The transport revolution started as support for industry back in the eighteenth and nineteenth centuries. Canals followed by railways and steam locomotives - steam engines that moved themselves and a load of wagons full of coal.

Then passengers.

Now romance of steam nostalgia. Apologies to the girl in the urinal.

 

Older people volunteer at Ossett Brewery - Forget-Me-Not children's hospice

 Our annual pilgrimage to Ossett Brewery. Only not last year for obvious reasons. Very popular. All for Forget-Me-Not. Bands as well.


Age is simply a number, isn't it?

ardent choir girls play boules

baritone hunks coolly umpire

timeless pitch and bounce 



Can you write a better third line?

 

Hurray for older people - August 12.1

 


Times Aug 7th, Rose Wild (feedback). 'Please don't call us Pensioners'. A column that receives its fair share of complaints about writing style and vocabulary. Some good things too.

Dates for receiving a pension are variable. And, strictly, this refers to the state pension. 'Retiree' is no better. 'Seniors' was an alternative suggested by Philip Burt. Officially, this refers to golfers and tennis players who no longer play in the main tournaments. 'Aged' and 'elderly' are sensitive as most over 65s are fit and well and likely to remain so for some time.

'Older people' is the least worst term.


Going back to March 2017


The Times Feedback on what to call people over 60

Times readers write to the Feedback article about house style - the right or wrong way to write; a discussion
 between them and The Times. Much in the way I use hyphens and semi-colons.

This week it was about what to call people and things of a certain age (Rose Wild, March 18th, 2017).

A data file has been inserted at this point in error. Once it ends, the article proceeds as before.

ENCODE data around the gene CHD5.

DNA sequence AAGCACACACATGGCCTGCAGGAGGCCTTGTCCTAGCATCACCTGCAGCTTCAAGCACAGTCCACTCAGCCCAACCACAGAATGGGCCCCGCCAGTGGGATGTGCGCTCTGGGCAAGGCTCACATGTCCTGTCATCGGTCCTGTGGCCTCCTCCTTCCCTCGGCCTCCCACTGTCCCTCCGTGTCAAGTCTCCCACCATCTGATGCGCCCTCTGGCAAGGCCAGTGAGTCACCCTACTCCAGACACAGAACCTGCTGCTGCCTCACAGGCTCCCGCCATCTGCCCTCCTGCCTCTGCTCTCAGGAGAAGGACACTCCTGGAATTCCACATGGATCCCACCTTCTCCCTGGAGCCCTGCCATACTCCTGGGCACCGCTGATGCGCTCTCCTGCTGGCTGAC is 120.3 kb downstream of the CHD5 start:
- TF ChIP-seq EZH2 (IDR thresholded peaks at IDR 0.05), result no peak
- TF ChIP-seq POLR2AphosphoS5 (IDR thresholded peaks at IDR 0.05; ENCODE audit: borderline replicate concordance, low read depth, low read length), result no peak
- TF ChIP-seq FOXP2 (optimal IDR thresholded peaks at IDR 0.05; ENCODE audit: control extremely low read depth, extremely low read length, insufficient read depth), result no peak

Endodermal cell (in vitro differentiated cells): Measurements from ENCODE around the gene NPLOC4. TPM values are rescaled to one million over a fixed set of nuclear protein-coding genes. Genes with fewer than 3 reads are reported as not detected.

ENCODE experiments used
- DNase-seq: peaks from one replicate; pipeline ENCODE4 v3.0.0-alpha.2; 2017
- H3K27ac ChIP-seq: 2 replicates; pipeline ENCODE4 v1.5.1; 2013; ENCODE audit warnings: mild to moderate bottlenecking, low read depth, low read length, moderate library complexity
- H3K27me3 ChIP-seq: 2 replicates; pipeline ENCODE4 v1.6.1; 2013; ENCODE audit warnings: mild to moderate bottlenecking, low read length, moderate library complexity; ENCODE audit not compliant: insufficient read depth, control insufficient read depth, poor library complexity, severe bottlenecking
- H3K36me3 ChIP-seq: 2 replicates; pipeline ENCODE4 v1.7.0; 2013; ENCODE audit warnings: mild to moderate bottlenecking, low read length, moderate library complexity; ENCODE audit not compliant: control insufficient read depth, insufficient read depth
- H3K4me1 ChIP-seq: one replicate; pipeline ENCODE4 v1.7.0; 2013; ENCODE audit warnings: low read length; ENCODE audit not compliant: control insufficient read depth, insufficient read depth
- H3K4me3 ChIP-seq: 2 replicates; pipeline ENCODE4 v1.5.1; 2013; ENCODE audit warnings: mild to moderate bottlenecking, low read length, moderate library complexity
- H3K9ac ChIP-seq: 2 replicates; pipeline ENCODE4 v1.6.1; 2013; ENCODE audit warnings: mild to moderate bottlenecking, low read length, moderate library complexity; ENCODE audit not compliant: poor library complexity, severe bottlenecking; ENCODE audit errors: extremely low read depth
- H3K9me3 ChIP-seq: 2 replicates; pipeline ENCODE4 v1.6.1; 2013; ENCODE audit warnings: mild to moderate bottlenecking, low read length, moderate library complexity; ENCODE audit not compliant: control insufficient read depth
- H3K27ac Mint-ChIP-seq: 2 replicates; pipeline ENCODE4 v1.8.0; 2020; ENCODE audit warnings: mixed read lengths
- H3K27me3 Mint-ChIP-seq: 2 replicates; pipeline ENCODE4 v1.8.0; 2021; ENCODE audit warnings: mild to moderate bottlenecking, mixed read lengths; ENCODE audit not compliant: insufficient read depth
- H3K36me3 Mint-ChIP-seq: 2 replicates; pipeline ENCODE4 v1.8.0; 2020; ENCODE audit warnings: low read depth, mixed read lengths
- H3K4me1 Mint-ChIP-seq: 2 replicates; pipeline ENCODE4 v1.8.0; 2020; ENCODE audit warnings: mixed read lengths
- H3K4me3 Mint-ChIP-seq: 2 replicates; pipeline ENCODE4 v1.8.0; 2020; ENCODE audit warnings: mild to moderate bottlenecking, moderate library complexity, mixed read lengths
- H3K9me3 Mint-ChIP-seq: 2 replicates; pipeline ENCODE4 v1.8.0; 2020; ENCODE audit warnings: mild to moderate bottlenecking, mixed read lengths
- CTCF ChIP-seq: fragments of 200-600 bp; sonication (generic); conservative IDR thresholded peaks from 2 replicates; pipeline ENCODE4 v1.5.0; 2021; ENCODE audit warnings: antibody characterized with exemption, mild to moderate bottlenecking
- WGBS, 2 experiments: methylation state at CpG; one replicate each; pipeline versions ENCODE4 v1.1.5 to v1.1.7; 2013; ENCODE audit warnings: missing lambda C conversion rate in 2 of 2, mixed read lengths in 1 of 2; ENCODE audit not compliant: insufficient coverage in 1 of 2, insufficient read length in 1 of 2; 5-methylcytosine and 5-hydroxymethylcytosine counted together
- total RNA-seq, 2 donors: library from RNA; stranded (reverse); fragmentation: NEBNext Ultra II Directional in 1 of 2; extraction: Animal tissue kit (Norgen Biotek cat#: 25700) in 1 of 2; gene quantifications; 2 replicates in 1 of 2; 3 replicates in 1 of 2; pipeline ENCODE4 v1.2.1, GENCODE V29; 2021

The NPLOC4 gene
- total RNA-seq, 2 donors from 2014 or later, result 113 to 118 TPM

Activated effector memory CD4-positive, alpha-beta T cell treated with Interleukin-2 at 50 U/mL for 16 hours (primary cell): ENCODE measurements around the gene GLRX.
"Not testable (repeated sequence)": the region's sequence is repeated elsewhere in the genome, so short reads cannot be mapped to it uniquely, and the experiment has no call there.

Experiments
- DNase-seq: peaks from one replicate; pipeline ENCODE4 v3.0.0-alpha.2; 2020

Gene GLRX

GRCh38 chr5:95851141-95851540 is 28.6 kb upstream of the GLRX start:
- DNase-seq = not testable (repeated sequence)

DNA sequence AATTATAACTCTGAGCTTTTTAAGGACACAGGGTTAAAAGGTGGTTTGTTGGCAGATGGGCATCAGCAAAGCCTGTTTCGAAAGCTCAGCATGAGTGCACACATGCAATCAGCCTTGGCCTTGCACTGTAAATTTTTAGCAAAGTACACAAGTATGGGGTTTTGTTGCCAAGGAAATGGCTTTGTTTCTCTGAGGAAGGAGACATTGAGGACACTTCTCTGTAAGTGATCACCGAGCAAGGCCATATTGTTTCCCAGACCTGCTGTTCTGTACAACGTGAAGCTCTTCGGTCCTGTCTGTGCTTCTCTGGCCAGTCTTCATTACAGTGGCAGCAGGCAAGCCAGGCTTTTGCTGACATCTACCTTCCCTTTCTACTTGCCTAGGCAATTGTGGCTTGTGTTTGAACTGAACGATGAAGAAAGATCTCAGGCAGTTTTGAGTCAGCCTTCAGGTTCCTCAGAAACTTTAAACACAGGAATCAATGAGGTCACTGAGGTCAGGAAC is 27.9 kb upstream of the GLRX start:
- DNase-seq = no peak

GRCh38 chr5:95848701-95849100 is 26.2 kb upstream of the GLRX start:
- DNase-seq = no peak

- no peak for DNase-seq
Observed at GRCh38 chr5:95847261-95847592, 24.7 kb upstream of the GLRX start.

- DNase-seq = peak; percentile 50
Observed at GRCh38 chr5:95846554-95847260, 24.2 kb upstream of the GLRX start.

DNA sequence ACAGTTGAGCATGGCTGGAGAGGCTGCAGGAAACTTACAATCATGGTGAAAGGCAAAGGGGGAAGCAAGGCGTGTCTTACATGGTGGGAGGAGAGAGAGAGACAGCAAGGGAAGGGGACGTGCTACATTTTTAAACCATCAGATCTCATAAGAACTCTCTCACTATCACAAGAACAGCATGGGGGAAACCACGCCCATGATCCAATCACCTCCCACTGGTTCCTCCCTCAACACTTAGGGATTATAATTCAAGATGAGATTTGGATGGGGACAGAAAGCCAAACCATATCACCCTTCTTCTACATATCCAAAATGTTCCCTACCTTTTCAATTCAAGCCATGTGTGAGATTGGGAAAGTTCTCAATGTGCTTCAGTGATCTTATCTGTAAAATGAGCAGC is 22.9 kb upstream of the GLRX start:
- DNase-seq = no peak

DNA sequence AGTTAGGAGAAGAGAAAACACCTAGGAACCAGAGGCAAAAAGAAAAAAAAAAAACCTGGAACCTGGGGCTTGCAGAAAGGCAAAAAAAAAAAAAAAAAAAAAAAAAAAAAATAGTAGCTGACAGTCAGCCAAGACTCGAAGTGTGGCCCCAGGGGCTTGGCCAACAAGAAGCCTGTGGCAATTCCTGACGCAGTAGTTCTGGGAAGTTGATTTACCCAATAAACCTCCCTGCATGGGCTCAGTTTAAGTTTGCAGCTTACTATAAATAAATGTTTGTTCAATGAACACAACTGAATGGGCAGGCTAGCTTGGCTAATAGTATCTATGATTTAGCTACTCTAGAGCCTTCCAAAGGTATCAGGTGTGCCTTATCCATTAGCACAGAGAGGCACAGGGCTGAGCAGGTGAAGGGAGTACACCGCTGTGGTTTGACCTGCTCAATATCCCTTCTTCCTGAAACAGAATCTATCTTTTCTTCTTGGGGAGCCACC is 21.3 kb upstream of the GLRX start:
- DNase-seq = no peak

'Getting a life' comes to mind. Cars' ageing classes are very precise and not to be mucked about with 
(veteran, classic and vintage). Human classification is more flexible. Experience and expertise influence 
the word used in addition to the amount of time involved. A veteran broadcaster for example may not have
 retired. Itoje, England's lock forward, is 'old beyond his years', which I think means precocious. 
The Times house style discourages 'old', 'aged' and 'elderly'. Here are some alternatives:

codger              a fish that lives underground, comes out at night and has TB
fart                    gaseous pelvic effluent or a committee member of a rugby or golf club
curmudgeon     a bird that reviews films
scrote               small, reclusive, wrinkled, unpleasant but has got balls
geriatric           mouse takes three wickets in three balls
grump              a tiger that bites your arse
grouch             exclamation when a tiger bites your arse
fogey               obscure green thing up your nose         
pensioner         he who writes letters on his mistress

We are not allowed to mention certain words but this opening 
partnership's combined ages was more than the opposition's total
    Any suggestions?

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Since exploring my family history I have taken an interest in the nineteenth century and industrialisation. 
Textiles in particular. It might be assumed that industry began with factories around 1830, but mining and
making stuff like cloth predated Arkwright. Smallholdings with a loom in the front room
for example.
'The Story of Work' by Jan Lucassen reviewed Aug 7th, Times, suggests that worker productivity increased 
during the seventeenth and eighteenth centuries, before technological advances came in. Reasons maybe